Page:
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  • Questions about masking and how the powder stays on

    My first question is about masking. Is it better to leave plugs, tape, etc on while baking or just take them off after coating. I read that taking them off off befre baking will leave a cleaner edge but is there any downside? Some stuff wont matter but on valve cover lettering and such I will want really clean edges. Removing them before baking also allows for cheap masks like regular tape, corks, etc.What are the advantages/disadvantages of each way?

    Also I'm curious how the powder sticks to the piece after you have coated it and have taken the ground off to stick stuff in the oven. I mean it cant just fall of right? Do you have to be super careful not to touch or even bang the piece before its cured?

    Got my oven, spray booth, and spraying rack tonight, gun, powder,etc should be here midweek. I cant wait to try it out.

    Thanks
    Adam
    Unorthodox Creations Powdercoating

  • #2
    Re: Questions about masking and how the powder stays on

    I can't answer on the masking because I have always left mine on till after cure.

    The powder sticks rather well considering. It takes a little effort to knock it off. I bought a cheap roll of safety wire from the parts house, that I use to make tie offs to the part. It can be bent to get minimum contact with the part. Then use small s-hooks from a hardware store to hook the wire to the rack. I have accidently bumped the part putting it in the oven. Most of the time it is not bad and the powder will cover when it begins to flow. If there is a large bare spot, it is not hard to touch it up before curing. If I have alot to do I'll powder a part and hang it in the oven while I powder the next. I'll do this until the oven is full, then cure.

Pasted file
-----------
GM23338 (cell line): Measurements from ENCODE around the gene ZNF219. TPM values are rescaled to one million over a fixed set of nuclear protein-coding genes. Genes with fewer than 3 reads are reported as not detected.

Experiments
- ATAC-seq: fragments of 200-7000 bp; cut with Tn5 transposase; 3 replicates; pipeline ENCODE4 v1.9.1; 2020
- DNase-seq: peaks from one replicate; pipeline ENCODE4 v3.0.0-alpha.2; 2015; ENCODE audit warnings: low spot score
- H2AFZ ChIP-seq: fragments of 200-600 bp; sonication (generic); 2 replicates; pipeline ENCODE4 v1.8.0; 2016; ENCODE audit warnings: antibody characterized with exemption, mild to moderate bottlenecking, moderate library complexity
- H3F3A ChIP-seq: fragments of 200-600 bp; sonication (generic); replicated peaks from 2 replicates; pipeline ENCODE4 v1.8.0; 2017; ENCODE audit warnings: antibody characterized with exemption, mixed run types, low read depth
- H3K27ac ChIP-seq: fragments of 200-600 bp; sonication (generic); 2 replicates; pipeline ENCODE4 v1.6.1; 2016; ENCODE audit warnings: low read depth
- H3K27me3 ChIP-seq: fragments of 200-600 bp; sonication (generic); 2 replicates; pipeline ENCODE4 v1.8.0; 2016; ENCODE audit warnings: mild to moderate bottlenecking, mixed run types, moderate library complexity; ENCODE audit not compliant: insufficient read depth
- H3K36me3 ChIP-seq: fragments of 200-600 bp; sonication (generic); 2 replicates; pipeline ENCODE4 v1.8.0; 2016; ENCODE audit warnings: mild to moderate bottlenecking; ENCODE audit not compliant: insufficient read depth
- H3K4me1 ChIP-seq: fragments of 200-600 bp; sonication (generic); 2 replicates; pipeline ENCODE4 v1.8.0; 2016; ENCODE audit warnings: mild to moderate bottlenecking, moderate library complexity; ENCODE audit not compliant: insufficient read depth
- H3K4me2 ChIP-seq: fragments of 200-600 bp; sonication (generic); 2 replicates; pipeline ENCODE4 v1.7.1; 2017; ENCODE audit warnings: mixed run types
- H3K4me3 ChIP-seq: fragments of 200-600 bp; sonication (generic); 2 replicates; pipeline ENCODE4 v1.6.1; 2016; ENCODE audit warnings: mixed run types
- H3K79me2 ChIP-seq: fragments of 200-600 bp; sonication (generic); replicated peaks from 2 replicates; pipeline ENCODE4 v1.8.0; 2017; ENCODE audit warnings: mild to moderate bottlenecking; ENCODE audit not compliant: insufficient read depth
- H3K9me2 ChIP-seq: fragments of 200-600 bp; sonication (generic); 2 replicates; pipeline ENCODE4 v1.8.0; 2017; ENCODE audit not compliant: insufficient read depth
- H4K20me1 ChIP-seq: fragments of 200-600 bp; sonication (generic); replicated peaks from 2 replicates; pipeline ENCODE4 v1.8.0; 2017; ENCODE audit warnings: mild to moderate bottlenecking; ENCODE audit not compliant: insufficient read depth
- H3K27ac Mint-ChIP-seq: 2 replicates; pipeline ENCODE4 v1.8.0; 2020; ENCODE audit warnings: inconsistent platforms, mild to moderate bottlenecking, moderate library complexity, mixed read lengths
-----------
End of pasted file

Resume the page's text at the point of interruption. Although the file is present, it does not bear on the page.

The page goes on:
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    • #3
      Re: Questions about masking and how the powder stays on

      ok adam i will try to answer as much as i can. as for masking it can work both ways if you are doing something like a valve cover it may be better to remove the tape but if you scuff the powder it is a pain to remask to respray. i have done both ways with success. as for lettering i can also suggest this. if solid color is used and lettering is raised and to be uncoated you can spray the whole thing with no tape and then take a dry sponge and lightly brush the powder off the letters it does not have to be perfect but close. when fully cured and cool take some 1000 grit paper and touch up the letters. as for plugs it depends on the type of hole. if threaded it is best to leave them in. as the powder flows it can seap into the first thread and cause you to have to tap the hole to remove it then you risk chipping the surrounding powder. if a smooth hole it should flow out smooth if removed. as for other than high temp tape and plugs it goes with the above answers.
      as for the powder sticking on the part after spray it will cling, but yes you need to be very careful not to bump the part or you can disturb the powder layer and cause a thin spot. just like a balloon rubbed on your hair and then stuck to a wall it will stay there for some time till the static charge dissapates, the same is true of the powder. if you get in a mind set that this is just as touchy as liquid paint before cure you will be ok. also right out of the oven the powder is still soft till it cools down so remove it and hang somewhere till cooled down. if the cure was correct it can then be put into service right then.
      sorry for being long winded but i am anal that way. hope this helps out bro. and good luck when your stuff gets in.
      when in doubt polish it out/ why replace it when you can refinish it
      G2 Polishing and Powdercoating

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